A basic triangle is a two-dimensional geometric shape with three vertices and three edges. Two triangles are called congruent triangles if they have similar shape and size and if only, shape is similar we call them similar triangles. Hence, we can understand two congruent triangles can be similar but similar triangles can’t be congruent. Two triangles can be similar when their corresponding angles are equal and their sides are of similar proportion or ratio. In the world of triangles, Pythagoras’ Theorem plays an important role while performing mathematical calculations.
Important questions for class 10 maths Chapter 6 Triangles can be from topic :
- Congruent and similar triangles or polygons
- Pythagoras’ theorem: Description and calculations
- Area of similar triangles
- Criteria of triangles to be similar
- Similar and non-similar polygons
- Similar figures
Important Questions Chapter 6 – Triangles
Q1. Sides of triangles are given below. Determine which of them are right triangles.
In case of a right triangle, write the length of its hypotenuse.
(i) 7 cm, 24 cm, 25 cm
(ii) 3 cm, 8 cm, 6 cm
(i) Given, sides of the triangle are 7 cm, 24 cm, and 25 cm.
Squaring the lengths of the sides of the, we will get 49, 576, and 625.
49 + 576 = 625
(7)^2 + (24)^2 = (25)^2
Therefore, the above equation satisfies the Pythagoras theorem. Hence, it is a right-angled triangle.
Length of Hypotenuse = 25 cm
(ii) Given, sides of the triangle are 3 cm, 8 cm, and 6 cm.
Squaring the lengths of these sides, we will get 9, 64, and 36.
Clearly, 9 + 36 ≠ 64
Or, 3^2 + 6^2 ≠ 8^2
Therefore, the sum of the squares of the lengths of two sides is not equal to the square of the length of the hypotenuse.
Hence, the given triangle does not satisfy the Pythagoras theorem.
Q2. Given ΔABC ~ ΔPQR, if AB/PQ = ⅓, then find (ar ΔABC)/(ar ΔPQR).
ΔABC ~ ΔPQR
AB/PQ = ⅓,
We know that The ratio of the areas of two similar triangles is equal to the square of the ratio of their corresponding sides.
(ar ΔABC)/(ar ΔPQR) = AB^2/PQ^2 = (AB/PQ)^2 = (⅓)^2 = 1/9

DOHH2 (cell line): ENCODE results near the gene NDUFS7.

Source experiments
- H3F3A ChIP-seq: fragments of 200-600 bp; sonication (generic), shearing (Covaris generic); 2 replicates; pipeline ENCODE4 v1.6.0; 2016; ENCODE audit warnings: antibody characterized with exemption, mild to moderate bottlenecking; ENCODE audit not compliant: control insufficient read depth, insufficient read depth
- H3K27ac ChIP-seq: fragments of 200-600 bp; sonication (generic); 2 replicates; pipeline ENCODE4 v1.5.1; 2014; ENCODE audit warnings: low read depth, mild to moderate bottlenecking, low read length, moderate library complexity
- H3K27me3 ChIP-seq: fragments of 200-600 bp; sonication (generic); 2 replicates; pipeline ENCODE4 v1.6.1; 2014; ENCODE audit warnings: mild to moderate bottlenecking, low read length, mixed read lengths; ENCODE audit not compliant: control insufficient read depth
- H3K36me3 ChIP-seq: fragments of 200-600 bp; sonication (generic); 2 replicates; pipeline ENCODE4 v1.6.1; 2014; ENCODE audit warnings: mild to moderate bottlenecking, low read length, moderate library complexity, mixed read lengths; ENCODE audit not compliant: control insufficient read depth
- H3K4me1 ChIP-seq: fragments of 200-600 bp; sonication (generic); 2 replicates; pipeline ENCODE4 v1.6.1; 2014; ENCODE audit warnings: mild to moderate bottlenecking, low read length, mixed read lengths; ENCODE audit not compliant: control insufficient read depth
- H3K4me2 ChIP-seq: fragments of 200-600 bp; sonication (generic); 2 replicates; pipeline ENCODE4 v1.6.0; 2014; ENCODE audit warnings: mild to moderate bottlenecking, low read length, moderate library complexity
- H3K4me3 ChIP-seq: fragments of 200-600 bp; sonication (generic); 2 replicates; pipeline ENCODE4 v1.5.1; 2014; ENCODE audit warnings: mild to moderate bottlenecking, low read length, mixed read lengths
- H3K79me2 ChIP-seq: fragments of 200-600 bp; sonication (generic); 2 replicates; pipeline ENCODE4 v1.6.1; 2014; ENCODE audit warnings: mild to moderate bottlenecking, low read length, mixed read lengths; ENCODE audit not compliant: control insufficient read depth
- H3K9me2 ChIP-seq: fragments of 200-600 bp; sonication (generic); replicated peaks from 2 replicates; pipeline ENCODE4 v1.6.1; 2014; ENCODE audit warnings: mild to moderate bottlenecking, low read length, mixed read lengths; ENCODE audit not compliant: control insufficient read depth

Therefore, (ar ΔABC)/(ar ΔPQR) = 1/9
(ar ΔABC) : (ar ΔPQR) = 1 : 9
Q3. The sides of two similar triangles are in the ratio 7 : 10. Find the ratio of areas of these triangles.
The ratio of sides of two similar triangles = 7 : 10
We know that the ratio of the areas of two similar triangles is equal to the square of the ratio of their corresponding sides.
The ratio of areas of these triangles = (Ratio of sides of two similar triangles)^2
= (7)^2 : (10)^2
= 49 : 100
Therefore, the ratio of areas of the given similar triangles is 49 : 100.
Q4. The areas of two similar triangles are respectively 9 cm^2 and 16 cm^2 . Then ratio of the corresponding sides are
Ratio of area of triangle is equal to the square the ratio of the corresponding sides
Q5. The side of square who’s diagonal is 16 cm is
Length of diagonal = sum of both sides of square.
Q6. A certain right-angled triangle has its area numerically equal to its perimeter. The length of each side is an even integer, what is the perimeter?
Length of each side is even integer amd also area is numerically equal its perimeter.
∴(6,8,10) make a Pythagorean triplet.
Sum of all sides =perimeter
Q7. The hypotenuse of a right triangle is 6 m more than twice of the shortest side. If the third side is 2 m less than the hypotenuse. Find the side of the triangle.
Let shortest side be Xm in length
Then hypotenuse =(2x+6)m
And third side =(2x+4)m
⇒x=10 or x=−2
Hence, the sides of triangle are 10m, 26m and 24m.
Q8. In triangles PQR and TSM, ∠P = 55°, ∠Q = 25°, ∠M = 100°, and ∠S = 25°. Is ∆QPR ~ ∆TSM? Why?
Since, ∠R = 180° – (∠P + ∠Q)
= 180° – (55° + 25°) = 100° = ∠M
∠Q = ∠S = 25° (Given)
∆QPR ~ ∆STM
i.e., . ∆QPR is not similar to ∆TSM.
Q9. If ABC and DEF are similar triangles such that ∠A = 47° and ∠E = 63°, then the measures of ∠C = 70°. Is it true? Give reason.
Since ∆ABC ~ ∆DEF
∴ ∠A = ∠D = 47°
∠B = ∠E = 63°
∴ ∠C = 180° – (∠A + ∠B) = 180° – (47° + 63°) = 70°
∴ Given statement is true.
Q10. ABC is an isosceles triangle right-angled at C. Prove that AB^2 = 2AC^2.
∆ABC is right-angled at C.
∴ AB^2 = AC^2 + BC^2 [By Pythagoras theorem]
⇒ AB^2 = AC^2 + AC^2
[∵ AC = BC]
⇒ AB^2 = 2AC^2